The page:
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Jens Mittag, Wiebke Oehr, Heike Heuer, Tuula Hämäläinen, Bent Brachvogel, Ernst Pöschl and Karl Bauer

Due to their property to bind to phospholipids in a Ca2 +-dependent manner, proteins of the annexin superfamily are involved in many membrane-related events and thus in various forms of physiological and pathological processes. We were therefore interested in analyzing the mRNA expression of the annexins in the severely disorganized pituitaries of the athyroid Pax8−/− mice in comparison with that of control animals. In neither condition was mRNA expression of the annexins A3, A7, A8, A9, A11, and A13 detectable. The annexins A2, A4, and A6 were equally expressed in wild-type and Pax8−/− mice. Transcript levels of A1 and A10 were highly increased and those of A5 were significantly decreased in the athyroid mutants compared with controls. Treatment of Pax8−/− mice with physiological doses of thyroxine for 3 days normalized the mRNA expression of A1, A5, and A10 indicating that the expression of these annexins is directly regulated by thyroid hormone (TH). Since A5 exhibits by far the highest transcript levels of all annexins in the pituitary and its regulation by TH could be also confirmed at the protein level, we analyzed the mRNA expression of pituitary hormones in A5−/− mice. In these mutants, only the β-FSH mRNA expression was found to be significantly reduced, while the mRNA expression levels of the other pituitary hormones were not altered. These results support the concept that annexins might serve important albeit redundant functions as modulators of pituitary hormone secretion.

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Joachim Wistuba, Jens Mittag, C Marc Luetjens, Trevor G Cooper, Ching-Hei Yeung, Eberhard Nieschlag and Karl Bauer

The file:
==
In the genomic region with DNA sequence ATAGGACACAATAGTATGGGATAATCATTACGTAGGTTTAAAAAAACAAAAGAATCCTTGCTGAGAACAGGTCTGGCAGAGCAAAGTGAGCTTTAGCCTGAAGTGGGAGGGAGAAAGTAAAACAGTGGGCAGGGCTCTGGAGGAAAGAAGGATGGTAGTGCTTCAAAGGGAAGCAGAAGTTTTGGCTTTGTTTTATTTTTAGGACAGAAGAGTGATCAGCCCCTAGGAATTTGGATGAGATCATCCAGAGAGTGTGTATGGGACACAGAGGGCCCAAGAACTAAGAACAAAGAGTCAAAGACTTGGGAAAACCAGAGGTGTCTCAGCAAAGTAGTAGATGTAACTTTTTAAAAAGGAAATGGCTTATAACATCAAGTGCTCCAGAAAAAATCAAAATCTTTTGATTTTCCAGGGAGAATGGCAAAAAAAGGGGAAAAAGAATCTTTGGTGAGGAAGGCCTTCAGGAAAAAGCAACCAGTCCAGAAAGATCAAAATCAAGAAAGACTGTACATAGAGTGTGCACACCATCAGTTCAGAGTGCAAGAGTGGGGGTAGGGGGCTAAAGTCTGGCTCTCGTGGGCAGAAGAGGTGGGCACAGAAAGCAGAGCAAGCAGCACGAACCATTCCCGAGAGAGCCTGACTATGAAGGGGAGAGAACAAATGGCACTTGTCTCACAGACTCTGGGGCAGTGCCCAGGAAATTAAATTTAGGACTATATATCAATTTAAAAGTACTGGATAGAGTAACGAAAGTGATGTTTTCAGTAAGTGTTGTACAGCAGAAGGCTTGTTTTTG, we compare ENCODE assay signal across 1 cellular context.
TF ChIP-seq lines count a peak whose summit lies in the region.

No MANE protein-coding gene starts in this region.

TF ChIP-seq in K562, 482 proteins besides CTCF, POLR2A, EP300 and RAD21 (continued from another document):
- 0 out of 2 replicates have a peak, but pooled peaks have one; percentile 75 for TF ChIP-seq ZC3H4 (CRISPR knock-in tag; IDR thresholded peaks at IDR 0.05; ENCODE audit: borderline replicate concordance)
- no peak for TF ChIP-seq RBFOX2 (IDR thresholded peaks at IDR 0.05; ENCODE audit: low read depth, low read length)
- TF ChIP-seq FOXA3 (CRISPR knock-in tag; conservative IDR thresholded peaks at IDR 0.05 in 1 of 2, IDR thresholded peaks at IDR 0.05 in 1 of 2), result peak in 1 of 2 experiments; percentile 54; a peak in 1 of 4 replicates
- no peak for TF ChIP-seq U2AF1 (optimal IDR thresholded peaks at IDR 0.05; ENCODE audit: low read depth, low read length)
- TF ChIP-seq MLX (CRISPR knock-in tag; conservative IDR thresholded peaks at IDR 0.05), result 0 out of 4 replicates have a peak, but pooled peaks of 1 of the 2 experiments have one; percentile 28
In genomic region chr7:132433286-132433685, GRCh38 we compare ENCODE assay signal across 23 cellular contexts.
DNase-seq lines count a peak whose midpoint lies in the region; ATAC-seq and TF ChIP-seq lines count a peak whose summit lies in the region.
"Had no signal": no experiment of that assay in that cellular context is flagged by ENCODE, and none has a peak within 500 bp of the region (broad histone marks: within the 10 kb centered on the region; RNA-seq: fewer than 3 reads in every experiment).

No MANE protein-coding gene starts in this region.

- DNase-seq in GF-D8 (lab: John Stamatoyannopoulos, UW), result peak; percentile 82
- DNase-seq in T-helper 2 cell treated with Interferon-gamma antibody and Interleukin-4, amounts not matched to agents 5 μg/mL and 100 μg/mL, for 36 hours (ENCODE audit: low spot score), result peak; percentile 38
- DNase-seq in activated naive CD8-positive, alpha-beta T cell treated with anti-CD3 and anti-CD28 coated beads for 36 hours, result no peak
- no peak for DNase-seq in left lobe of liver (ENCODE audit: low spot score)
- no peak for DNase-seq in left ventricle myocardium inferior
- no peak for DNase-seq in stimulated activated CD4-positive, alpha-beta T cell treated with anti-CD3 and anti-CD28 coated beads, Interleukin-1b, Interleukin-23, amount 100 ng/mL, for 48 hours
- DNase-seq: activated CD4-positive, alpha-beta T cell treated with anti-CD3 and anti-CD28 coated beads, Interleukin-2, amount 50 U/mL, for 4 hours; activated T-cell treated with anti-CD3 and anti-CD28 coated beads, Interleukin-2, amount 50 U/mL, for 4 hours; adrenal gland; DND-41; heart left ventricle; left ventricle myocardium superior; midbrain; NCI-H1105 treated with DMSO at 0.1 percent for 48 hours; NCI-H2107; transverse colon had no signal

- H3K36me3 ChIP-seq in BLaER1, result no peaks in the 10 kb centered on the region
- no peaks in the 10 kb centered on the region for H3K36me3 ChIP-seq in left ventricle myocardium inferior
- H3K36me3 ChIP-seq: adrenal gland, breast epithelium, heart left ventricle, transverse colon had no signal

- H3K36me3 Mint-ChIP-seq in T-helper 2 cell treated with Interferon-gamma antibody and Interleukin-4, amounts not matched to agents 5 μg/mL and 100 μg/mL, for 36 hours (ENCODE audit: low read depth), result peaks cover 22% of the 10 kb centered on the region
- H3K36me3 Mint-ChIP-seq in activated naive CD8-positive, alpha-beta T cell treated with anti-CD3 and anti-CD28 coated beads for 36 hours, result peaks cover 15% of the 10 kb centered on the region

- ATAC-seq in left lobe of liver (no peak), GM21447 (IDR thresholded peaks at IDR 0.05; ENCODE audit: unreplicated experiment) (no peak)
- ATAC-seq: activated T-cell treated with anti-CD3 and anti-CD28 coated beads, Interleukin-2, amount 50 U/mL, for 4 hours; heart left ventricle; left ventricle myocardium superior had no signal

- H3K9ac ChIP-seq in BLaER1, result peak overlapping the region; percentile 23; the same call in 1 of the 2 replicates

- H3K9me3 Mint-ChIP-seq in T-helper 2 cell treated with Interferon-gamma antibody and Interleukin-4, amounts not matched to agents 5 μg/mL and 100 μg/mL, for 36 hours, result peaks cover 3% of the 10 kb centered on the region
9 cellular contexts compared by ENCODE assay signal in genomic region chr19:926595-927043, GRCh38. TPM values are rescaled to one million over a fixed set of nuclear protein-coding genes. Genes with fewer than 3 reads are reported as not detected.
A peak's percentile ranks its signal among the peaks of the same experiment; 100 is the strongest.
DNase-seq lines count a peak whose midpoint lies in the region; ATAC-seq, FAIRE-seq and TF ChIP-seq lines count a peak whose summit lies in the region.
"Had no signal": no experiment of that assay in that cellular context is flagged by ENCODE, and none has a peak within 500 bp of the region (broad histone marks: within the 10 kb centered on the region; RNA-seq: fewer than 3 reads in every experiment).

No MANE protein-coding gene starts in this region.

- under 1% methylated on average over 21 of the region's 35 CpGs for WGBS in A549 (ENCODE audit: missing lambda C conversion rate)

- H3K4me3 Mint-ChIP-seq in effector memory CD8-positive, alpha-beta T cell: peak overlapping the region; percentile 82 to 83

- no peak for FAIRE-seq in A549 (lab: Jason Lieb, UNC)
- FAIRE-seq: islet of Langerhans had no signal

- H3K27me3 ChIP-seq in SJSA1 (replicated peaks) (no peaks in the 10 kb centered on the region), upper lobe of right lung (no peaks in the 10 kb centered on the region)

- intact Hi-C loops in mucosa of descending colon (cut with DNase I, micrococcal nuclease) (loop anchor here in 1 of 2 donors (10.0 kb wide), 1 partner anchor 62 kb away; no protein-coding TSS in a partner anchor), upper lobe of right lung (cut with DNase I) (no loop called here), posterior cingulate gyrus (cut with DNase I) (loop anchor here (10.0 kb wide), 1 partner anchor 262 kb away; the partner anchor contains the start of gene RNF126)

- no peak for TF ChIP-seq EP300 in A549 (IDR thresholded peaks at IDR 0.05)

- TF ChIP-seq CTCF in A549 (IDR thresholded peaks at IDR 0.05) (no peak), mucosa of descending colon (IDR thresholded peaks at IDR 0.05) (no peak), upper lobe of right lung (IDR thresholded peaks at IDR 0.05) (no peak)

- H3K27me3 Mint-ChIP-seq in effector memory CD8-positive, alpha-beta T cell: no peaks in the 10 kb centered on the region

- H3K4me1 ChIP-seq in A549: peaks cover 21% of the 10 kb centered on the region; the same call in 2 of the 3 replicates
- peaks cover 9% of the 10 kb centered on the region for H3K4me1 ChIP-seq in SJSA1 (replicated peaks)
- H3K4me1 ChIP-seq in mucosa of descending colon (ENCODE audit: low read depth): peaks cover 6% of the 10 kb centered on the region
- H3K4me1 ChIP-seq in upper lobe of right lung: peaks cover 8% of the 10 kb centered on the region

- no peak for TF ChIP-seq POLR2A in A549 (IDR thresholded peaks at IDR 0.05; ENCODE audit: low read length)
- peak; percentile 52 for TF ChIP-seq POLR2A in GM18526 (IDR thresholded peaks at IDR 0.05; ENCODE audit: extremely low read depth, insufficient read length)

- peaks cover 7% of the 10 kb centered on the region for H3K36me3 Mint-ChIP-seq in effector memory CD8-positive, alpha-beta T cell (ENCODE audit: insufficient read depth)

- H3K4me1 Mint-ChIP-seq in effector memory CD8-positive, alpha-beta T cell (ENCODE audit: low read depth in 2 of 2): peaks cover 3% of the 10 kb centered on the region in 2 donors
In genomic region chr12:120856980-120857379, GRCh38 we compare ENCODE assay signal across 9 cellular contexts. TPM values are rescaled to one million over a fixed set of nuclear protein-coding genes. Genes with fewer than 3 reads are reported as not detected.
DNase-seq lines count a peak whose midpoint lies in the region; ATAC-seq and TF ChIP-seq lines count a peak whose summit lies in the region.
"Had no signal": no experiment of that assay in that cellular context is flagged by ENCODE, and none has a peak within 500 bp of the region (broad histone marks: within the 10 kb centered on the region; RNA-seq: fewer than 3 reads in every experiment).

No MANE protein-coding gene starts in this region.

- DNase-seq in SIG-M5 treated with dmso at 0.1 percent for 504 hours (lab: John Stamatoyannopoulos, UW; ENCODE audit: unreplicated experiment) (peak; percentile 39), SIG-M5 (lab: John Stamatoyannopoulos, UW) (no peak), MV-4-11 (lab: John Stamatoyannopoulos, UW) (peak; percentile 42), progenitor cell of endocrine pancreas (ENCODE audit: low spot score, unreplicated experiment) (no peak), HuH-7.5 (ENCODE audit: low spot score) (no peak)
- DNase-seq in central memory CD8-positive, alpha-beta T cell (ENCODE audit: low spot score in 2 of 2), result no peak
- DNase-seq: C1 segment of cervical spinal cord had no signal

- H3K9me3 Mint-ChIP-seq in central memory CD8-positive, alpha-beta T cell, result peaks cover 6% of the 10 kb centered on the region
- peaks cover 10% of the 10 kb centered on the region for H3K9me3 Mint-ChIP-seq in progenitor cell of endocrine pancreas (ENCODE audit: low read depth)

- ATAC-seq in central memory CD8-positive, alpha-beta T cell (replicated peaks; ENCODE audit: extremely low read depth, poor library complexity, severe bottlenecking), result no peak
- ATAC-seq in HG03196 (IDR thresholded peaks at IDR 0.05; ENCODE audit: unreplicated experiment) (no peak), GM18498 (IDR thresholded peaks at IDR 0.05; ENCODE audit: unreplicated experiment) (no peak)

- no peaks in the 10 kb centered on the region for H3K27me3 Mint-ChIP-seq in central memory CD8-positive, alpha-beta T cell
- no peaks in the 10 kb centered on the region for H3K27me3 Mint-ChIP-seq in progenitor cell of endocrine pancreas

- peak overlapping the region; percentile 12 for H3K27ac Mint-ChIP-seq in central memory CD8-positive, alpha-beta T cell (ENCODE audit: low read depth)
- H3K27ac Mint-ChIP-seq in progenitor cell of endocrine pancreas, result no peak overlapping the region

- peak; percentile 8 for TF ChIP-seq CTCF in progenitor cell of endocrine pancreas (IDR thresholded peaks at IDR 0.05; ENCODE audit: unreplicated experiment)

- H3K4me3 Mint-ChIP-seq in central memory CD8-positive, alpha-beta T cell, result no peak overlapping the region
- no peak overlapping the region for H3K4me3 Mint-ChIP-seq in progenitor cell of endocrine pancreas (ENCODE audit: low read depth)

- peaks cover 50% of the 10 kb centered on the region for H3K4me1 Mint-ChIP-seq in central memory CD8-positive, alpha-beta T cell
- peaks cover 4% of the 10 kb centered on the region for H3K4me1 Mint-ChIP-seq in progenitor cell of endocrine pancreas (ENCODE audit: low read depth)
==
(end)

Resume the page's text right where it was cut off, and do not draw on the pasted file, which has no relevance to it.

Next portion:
Severe forms of congenital hypothyroidism lead to serious clinical symptoms if thyroid hormone replacement therapy is not instituted immediately after birth. In this study, Pax8−/− mice that are born without a thyroid gland were used as an animal model to study the consequences of congenital hypothyroidism. As expected, adequate treatment of these animals with thyroxine restored the general deficits of congenital hypothyroidism; however, Pax8-deficient male mice were infertile. We report here that in these mice, the efferent ducts and epididymides are either absent or the efferent ducts exhibit a reduced lumen and extensive connective tissue, which appears to impair testicular drainage and subsequently leads to complete absence of spermatozoa from the epididymis. The results suggest that, starting with the onset of pubertal testicular fluid secretion, a backpressure is created in the testis by the absence of efferent ducts or constriction of their tubule lumen when present. This subsequently leads to secondary disorganization of the seminiferous epithelium that increases with age, resulting in mixed atrophy of the testis in the adult. Serum testosterone levels as well as mRNA expression of anterior pituitary hormones are in the normal range, indicating that the observed infertility is not due to hormonal imbalance, but rather to a developmental defect of the efferent ducts. The demonstration of Pax8 expression in the epithelia of the epididymis and the efferent ducts suggests a direct morphogenic role of Pax8 in the development of these organs. It remains to be elucidated whether congenital hypothyroid male patients with mutations in the Pax8 gene are similarly affected.